YOU may have seen Venus Williams jumping for joy after reaching another Wimbledon final against her sister Serena.
The defending champion was delighted that the all-American sister act had won through the draw to make Saturday’s showpiece.
But her mood changed when someone asked her a question which has followed Venus and Serena around for years.
In fact it’s so old, it deserves a place in the Natural History Museum.
Yes, you guessed it – the potential for the two sisters to decide in advance who would lift the Venus Rosewater Dish on Saturday.
Four-times champion Venus defeated No 5 seed Elena Dementieva 6-1 7-6 to reach her seventh Wimbledon final.
Later asked about the outcome of that clash, Dementieva said: “For sure it’s going to be a family decision.”
Most observers believed her reply reflected the Russian’s grasp of English, rather than any attempt to imply the final would be fixed.
Dementieva later issued a statement clarifying her remarks: “I do not think for one second that matches between Serena and Venus Williams are family decisions.
“What I meant was it is a unique situation for a family to be in to be playing for a Grand Slam title.”
Venus was angry that the issue had been raised yet again.
“I find the question pretty offensive because I’m extremely professional in everything that I do on and off the court,” she said.
“I contribute my best in the sport and I also have a ton of respect for myself and my family.
“So any mention of that is extremely disrespectful for who I am, what I stand for, and my family.”
Venus told us: “At this point our main focus is obviously both of us getting to the final.
“Then from there it’s every Williams for themself.”
Venus, 28, has yet to lose a set but goes into the Saturday’s match as second favourite to Serena, 26.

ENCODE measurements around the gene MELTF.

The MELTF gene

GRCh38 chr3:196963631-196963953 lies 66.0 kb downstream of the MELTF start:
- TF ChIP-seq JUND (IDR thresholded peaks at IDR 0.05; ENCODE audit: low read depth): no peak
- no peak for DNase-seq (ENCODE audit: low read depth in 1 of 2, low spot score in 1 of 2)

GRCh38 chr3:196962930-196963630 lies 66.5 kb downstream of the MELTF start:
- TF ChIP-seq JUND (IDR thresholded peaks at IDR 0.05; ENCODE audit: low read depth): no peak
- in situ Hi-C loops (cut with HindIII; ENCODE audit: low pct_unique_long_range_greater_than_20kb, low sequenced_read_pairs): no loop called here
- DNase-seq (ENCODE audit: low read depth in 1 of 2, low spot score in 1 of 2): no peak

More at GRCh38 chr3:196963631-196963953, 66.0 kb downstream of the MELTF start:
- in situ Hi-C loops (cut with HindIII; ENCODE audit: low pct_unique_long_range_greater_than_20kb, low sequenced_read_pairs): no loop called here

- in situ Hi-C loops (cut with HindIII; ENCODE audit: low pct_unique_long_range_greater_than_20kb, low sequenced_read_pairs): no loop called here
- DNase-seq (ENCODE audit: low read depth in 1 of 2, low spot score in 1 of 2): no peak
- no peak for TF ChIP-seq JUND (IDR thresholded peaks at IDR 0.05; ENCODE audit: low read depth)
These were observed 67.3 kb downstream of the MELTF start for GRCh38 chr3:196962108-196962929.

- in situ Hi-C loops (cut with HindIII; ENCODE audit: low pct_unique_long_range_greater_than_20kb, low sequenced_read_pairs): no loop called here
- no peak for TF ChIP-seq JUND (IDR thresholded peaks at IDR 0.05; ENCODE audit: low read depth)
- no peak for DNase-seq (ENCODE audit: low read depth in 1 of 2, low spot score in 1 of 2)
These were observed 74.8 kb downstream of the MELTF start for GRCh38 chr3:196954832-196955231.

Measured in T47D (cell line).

She has beaten her elder sister in their two previous Wimbledon finals in 2002 and 2003.
“I respect her as a player more than anyone else on the tour,” added Venus.
“She’s tenacious. She’s got every shot no matter what. You can’t bet against her.”
The sisters will spend tomorrow – American Independence Day – playing their ladies’ doubles semi-final before going back to the rented home they share for the fortnight.
For once Serena actually needed her rain mac as play was interrupted by heavy showers during her clash with wildcard Zheng Jie, 24.
China’s first ever Grand Slam singles semi finalist was watched by over 100 million viewers back home, having promised to donate her portion of the prize money to the Szechuan earthquake victims.
Serena took one hour and 25 minutes to also win in straight sets 6-2 7-6, before looking forward to that all-Williams final with her sister.
Still wearing that white mac, she’s just been into the press conference room.
Odds-on to beat her sister in their first Grand Slam final meeting for five years, Serena said there would be no favours exchanged on court.
“It’s easy, especially with sibling rivalry.
“I personally want everything that Venus has. So she wins a trophy, I would desperately want it.
“We’re good at this now. We just leave everything out on the court. This is the finals of Wimbledon. Who doesn’t want it?
“It’s gotten easier for me personally because I just realise that I want to win – this is a Grand Slam. This is history. We both are trying to make our mark.”